Actions Speak Louder Than Words

Actions Speak Louder Than Words

I think it’s safe to say that most people are opposed to sexual violence. Rape, sexual harassment, and sexual abuse of children are considered heinous acts that most of us would not be caught defending in a debate. And of course, they are classified as crimes by our legal system. In theory, at least, opposition to sexual violence is considered a shared cultural value. 

Why then is it that in practice, it’s common for people to turn a blind eye to these destructive, devastating behaviors–and tacitly allow them to continue right in their midst? It’s a question that comes up for me a lot, especially in the area of sexual abuse.

You see, my own family members have a history of behaviors that actually support sexual abuse. 

For one, I have known them to repeatedly leave children in the care of adults who are either suspected of–or admitted to–having abused kids in the past.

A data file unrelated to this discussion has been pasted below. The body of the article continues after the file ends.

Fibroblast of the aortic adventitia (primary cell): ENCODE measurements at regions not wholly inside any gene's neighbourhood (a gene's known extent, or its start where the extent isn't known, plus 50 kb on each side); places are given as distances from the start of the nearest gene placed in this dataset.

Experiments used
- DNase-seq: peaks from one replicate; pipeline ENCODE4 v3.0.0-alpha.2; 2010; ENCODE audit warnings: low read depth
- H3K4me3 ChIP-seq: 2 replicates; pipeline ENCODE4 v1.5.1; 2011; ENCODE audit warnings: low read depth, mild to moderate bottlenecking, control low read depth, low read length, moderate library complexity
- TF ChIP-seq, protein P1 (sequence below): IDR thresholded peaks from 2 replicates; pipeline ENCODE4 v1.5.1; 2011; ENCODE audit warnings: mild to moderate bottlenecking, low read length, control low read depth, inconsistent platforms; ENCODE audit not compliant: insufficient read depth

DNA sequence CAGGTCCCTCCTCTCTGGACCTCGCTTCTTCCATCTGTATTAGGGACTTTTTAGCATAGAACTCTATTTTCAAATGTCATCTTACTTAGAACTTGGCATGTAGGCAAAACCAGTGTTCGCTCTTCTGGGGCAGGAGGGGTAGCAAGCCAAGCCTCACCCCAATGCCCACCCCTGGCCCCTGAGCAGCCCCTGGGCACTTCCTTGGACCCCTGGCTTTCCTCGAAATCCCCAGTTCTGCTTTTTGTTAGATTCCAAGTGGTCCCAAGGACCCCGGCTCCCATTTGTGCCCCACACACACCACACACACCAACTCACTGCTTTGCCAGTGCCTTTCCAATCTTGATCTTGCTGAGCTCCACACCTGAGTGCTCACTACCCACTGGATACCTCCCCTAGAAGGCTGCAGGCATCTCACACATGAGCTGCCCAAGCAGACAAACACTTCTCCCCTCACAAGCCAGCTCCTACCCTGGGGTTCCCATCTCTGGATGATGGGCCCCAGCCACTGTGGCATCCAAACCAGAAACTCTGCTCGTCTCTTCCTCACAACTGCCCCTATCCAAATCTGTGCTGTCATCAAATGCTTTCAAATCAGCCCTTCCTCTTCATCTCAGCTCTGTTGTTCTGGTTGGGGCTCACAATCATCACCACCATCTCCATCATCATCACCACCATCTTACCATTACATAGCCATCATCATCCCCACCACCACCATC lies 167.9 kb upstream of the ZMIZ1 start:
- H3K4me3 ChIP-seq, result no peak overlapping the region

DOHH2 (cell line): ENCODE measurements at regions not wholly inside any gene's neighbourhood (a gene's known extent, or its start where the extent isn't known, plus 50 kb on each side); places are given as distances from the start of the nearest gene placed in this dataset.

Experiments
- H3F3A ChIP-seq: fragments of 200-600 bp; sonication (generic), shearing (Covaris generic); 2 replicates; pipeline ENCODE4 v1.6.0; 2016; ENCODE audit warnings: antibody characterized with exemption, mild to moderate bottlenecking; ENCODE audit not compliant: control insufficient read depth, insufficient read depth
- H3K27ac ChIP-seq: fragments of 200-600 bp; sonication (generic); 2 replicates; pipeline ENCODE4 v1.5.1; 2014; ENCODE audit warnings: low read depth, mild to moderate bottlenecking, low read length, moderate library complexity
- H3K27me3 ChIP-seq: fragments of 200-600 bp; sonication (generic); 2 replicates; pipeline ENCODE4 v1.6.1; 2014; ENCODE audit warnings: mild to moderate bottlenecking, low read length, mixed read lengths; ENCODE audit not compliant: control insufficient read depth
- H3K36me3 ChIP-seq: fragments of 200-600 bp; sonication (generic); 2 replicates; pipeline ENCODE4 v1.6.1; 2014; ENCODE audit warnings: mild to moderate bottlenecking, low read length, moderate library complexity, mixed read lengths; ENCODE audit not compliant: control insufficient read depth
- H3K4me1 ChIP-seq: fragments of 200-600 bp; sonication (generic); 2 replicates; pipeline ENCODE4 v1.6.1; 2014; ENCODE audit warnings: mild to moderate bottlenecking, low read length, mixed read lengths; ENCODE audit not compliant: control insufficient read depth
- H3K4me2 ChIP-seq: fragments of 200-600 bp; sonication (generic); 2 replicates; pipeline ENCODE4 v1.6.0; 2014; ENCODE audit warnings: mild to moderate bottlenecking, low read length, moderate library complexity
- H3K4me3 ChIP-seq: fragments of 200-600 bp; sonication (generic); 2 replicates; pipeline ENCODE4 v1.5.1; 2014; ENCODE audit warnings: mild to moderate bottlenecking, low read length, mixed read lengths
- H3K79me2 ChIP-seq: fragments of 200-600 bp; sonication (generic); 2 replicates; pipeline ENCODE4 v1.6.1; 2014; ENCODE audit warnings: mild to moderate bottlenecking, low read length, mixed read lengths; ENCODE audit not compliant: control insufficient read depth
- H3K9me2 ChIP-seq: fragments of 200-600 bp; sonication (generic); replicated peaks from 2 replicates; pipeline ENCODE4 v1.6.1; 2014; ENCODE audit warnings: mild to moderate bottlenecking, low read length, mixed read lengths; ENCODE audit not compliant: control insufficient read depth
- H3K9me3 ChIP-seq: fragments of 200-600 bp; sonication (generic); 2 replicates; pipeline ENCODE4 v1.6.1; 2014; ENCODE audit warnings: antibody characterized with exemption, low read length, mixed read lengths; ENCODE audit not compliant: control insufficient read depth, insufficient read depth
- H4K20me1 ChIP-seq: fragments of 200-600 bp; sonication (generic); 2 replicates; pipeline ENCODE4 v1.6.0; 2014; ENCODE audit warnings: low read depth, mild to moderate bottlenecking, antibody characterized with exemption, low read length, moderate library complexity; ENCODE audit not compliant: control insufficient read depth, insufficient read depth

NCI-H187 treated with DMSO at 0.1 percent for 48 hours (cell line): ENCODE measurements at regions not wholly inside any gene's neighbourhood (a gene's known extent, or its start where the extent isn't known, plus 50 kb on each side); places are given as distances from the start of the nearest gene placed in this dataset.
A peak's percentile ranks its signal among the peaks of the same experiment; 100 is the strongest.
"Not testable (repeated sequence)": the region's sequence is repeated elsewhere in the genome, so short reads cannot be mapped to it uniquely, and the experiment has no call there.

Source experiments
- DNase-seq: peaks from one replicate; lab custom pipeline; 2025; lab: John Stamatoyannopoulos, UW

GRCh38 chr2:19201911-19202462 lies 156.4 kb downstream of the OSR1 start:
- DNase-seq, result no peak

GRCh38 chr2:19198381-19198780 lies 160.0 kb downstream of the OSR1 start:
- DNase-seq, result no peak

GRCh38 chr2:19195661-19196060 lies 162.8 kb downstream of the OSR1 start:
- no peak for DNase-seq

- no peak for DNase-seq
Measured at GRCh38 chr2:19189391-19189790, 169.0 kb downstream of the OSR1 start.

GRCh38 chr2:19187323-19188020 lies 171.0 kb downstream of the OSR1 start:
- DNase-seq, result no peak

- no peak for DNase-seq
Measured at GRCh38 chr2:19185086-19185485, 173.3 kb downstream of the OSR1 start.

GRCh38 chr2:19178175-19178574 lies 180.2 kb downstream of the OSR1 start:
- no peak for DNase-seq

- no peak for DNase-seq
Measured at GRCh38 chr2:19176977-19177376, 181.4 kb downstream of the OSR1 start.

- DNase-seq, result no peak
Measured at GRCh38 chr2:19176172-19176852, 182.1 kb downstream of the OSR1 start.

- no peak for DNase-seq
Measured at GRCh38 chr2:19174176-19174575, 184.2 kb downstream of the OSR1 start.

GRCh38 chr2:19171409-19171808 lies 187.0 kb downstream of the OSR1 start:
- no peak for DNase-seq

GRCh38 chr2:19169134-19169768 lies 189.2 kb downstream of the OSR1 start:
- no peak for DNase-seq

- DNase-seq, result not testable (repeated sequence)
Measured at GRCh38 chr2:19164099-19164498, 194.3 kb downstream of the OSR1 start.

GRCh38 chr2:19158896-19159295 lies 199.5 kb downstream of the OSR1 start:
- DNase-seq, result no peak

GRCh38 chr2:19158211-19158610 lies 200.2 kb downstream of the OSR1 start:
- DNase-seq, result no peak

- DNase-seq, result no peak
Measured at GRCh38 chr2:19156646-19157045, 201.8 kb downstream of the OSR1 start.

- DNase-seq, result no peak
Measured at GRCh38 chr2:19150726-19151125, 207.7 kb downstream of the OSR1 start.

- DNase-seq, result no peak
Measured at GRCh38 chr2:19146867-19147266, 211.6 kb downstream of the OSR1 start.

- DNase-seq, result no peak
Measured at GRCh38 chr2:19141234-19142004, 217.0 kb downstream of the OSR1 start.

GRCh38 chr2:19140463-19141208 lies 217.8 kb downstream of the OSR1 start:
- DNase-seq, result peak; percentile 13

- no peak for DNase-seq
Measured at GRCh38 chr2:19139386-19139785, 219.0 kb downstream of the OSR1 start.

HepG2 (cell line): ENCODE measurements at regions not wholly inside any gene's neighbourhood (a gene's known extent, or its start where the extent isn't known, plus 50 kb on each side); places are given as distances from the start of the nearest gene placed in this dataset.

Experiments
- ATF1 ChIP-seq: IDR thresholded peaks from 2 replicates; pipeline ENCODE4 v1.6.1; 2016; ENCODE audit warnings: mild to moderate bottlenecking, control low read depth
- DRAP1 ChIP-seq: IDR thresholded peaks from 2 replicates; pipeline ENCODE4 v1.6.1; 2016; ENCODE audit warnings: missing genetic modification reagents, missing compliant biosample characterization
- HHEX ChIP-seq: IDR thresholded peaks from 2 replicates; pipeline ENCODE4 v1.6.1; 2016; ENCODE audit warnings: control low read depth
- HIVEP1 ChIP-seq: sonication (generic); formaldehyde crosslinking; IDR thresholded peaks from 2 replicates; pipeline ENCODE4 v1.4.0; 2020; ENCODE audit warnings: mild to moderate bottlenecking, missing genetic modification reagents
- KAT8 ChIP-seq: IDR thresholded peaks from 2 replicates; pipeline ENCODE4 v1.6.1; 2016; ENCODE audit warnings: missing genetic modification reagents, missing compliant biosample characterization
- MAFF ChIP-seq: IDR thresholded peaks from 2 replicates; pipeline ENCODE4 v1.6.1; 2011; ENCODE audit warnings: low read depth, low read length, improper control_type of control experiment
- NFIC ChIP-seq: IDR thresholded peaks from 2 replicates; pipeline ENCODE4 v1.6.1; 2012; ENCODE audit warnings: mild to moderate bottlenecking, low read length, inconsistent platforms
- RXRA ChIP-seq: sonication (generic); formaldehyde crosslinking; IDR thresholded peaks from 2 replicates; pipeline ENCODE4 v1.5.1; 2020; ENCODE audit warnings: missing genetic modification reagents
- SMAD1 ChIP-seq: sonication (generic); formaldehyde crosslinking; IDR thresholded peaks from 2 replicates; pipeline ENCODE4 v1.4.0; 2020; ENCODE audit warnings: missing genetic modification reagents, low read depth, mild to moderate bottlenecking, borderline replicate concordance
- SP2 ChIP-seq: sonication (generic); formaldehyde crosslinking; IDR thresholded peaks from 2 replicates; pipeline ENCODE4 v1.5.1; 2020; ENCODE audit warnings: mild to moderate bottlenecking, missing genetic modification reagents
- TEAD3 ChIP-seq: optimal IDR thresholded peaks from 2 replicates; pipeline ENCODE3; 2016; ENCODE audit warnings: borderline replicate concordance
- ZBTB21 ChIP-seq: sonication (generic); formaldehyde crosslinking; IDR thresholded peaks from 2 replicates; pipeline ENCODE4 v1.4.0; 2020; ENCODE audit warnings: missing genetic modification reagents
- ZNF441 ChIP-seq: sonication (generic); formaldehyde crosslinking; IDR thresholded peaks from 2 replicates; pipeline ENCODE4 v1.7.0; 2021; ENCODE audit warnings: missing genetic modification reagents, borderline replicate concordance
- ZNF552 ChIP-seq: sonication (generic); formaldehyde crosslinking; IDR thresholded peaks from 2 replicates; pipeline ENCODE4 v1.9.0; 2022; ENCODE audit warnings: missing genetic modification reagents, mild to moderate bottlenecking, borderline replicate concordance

Also, when I was eleven, my parents befriended a local photographer who found ways to be alone with me and tried to get me to confide in him. They invited him into our home several times a week and when he offered to take my picture, they allowed him to be alone with me and photograph me in a child-sized gauzy white dress and veil. Though my parents accepted the photos as a gift and kept the album for years, I was fortunate that their friendship with him ended soon afterward and thus, so did his access to me. Years later, I learned he was charged with sexually abusing children and fled the state to avoid arrest. 

Before I was estranged from my family, they chose to leave me out of gatherings in favor of including the person who abused me as a child. My mother’s response to my hurt was to say “I didn’t invite you because I knew you wouldn’t attend if he was there.” Over the long-term, they have enthusiastically aligned themselves with this person while scolding me for objecting. All the while, they claimed they didn’t want to “take sides” between us. As if it’s acceptable to claim neutrality when one person robbed the other of their childhood, innocence, and sense of safety in the world…and later that person tells the victim that she is the problem.